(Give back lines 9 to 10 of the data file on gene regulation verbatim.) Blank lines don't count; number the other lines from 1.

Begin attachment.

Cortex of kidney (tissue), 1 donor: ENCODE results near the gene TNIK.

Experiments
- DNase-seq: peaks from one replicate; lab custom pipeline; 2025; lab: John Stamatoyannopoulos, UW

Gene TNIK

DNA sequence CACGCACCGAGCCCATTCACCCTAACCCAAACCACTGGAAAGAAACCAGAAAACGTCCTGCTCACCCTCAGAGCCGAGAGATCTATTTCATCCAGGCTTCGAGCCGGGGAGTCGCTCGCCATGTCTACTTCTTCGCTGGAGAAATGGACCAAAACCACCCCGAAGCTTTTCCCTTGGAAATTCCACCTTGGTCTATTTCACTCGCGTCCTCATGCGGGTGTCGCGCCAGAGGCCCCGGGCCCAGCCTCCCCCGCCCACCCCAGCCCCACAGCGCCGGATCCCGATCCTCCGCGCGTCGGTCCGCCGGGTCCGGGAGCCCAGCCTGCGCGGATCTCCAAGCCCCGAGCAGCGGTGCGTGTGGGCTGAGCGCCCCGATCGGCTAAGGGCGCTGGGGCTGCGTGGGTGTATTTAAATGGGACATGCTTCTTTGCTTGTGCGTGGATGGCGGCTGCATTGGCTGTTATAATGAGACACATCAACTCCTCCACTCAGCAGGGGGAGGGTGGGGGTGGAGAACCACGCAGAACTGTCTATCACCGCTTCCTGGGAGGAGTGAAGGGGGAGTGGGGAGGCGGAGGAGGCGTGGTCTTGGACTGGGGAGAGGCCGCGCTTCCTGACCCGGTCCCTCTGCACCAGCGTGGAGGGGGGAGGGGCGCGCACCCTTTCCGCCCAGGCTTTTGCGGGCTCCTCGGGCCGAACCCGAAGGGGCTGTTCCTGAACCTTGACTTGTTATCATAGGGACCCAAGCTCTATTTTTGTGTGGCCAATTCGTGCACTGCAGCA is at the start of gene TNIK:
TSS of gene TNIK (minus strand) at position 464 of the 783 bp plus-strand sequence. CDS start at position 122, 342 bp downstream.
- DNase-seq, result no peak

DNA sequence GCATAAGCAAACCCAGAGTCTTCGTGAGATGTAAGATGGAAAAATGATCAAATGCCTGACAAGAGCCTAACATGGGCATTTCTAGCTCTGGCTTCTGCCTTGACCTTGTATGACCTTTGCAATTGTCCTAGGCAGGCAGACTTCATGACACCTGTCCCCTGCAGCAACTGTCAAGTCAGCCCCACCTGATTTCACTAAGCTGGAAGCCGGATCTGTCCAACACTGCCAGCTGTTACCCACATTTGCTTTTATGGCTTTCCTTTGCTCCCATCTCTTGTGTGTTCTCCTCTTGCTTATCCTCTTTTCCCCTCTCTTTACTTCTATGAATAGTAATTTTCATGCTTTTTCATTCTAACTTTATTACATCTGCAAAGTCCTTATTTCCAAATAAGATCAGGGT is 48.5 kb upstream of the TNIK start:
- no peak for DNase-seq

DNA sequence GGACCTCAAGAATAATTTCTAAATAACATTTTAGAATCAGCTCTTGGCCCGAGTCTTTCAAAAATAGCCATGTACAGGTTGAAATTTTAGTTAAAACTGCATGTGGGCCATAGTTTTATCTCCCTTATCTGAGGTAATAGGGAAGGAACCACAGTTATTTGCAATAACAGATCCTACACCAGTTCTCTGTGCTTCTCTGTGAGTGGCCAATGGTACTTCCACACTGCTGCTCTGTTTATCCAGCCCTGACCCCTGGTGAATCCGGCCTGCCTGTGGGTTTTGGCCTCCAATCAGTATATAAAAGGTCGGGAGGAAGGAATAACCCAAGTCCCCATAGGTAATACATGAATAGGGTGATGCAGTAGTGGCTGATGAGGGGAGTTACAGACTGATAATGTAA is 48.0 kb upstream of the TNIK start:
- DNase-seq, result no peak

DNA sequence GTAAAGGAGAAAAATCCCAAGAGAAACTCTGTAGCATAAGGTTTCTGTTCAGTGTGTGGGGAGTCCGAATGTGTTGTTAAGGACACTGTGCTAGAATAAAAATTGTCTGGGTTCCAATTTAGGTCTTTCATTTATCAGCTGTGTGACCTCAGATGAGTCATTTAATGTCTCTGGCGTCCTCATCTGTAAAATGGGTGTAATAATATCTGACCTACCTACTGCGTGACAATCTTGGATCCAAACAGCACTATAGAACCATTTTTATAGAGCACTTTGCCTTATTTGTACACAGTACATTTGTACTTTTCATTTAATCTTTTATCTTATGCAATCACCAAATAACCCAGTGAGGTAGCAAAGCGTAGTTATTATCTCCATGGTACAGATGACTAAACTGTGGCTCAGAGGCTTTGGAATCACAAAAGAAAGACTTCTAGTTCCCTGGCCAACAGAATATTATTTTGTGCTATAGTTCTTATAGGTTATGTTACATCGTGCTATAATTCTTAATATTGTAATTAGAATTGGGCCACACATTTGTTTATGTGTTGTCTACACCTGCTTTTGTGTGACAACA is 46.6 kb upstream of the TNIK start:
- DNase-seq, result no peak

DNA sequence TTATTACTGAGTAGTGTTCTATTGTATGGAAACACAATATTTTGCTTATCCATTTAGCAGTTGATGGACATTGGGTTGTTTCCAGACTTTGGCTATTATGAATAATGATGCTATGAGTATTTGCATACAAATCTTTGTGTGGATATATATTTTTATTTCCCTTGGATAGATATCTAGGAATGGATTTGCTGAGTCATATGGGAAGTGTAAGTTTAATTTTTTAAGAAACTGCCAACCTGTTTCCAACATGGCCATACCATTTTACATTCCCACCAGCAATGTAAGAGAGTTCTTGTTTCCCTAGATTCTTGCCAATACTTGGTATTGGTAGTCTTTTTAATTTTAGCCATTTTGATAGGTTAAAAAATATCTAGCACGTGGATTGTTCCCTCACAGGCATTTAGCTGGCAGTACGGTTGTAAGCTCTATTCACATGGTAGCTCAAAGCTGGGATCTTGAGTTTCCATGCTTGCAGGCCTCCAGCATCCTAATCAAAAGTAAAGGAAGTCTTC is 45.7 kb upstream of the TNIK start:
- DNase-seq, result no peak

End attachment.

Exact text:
- no peak for DNase-seq

DNA sequence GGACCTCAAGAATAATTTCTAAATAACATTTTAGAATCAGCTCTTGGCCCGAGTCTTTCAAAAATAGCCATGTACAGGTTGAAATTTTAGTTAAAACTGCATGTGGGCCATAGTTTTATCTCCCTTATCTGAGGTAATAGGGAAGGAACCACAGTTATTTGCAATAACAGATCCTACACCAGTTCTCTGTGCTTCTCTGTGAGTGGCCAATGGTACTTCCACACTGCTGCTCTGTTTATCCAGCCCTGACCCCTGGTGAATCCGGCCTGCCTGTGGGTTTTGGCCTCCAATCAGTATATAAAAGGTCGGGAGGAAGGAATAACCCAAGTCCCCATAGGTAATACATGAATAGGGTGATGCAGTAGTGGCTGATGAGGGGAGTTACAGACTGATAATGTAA is 48.0 kb upstream of the TNIK start: